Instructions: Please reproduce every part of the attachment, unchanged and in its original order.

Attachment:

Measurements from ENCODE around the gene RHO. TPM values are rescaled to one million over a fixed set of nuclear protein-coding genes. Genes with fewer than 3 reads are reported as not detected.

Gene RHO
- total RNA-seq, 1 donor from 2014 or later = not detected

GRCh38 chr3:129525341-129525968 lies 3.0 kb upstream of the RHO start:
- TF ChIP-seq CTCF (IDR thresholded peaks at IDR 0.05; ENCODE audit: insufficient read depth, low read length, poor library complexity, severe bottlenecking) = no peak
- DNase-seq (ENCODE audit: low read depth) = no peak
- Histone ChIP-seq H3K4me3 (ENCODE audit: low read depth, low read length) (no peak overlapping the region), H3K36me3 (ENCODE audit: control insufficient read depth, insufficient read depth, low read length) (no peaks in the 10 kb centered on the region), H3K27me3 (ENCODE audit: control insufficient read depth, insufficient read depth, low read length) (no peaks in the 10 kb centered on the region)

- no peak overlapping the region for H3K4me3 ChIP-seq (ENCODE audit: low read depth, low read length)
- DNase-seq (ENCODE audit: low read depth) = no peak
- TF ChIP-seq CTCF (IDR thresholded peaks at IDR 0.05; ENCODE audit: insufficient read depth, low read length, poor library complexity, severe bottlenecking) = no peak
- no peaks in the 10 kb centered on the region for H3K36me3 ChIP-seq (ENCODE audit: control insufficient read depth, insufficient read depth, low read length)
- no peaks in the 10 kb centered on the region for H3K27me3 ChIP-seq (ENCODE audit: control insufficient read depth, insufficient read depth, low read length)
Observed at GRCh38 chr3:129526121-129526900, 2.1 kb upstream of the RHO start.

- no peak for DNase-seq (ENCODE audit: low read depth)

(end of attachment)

Measurements from ENCODE around the gene RHO. TPM values are rescaled to one million over a fixed set of nuclear protein-coding genes. Genes with fewer than 3 reads are reported as not detected.

Gene RHO
- total RNA-seq, 1 donor from 2014 or later = not detected

GRCh38 chr3:129525341-129525968 lies 3.0 kb upstream of the RHO start:
- TF ChIP-seq CTCF (IDR thresholded peaks at IDR 0.05; ENCODE audit: insufficient read depth, low read length, poor library complexity, severe bottlenecking) = no peak
- DNase-seq (ENCODE audit: low read depth) = no peak
- Histone ChIP-seq H3K4me3 (ENCODE audit: low read depth, low read length) (no peak overlapping the region), H3K36me3 (ENCODE audit: control insufficient read depth, insufficient read depth, low read length) (no peaks in the 10 kb centered on the region), H3K27me3 (ENCODE audit: control insufficient read depth, insufficient read depth, low read length) (no peaks in the 10 kb centered on the region)

- no peak overlapping the region for H3K4me3 ChIP-seq (ENCODE audit: low read depth, low read length)
- DNase-seq (ENCODE audit: low read depth) = no peak
- TF ChIP-seq CTCF (IDR thresholded peaks at IDR 0.05; ENCODE audit: insufficient read depth, low read length, poor library complexity, severe bottlenecking) = no peak
- no peaks in the 10 kb centered on the region for H3K36me3 ChIP-seq (ENCODE audit: control insufficient read depth, insufficient read depth, low read length)
- no peaks in the 10 kb centered on the region for H3K27me3 ChIP-seq (ENCODE audit: control insufficient read depth, insufficient read depth, low read length)
Observed at GRCh38 chr3:129526121-129526900, 2.1 kb upstream of the RHO start.

- no peak for DNase-seq (ENCODE audit: low read depth)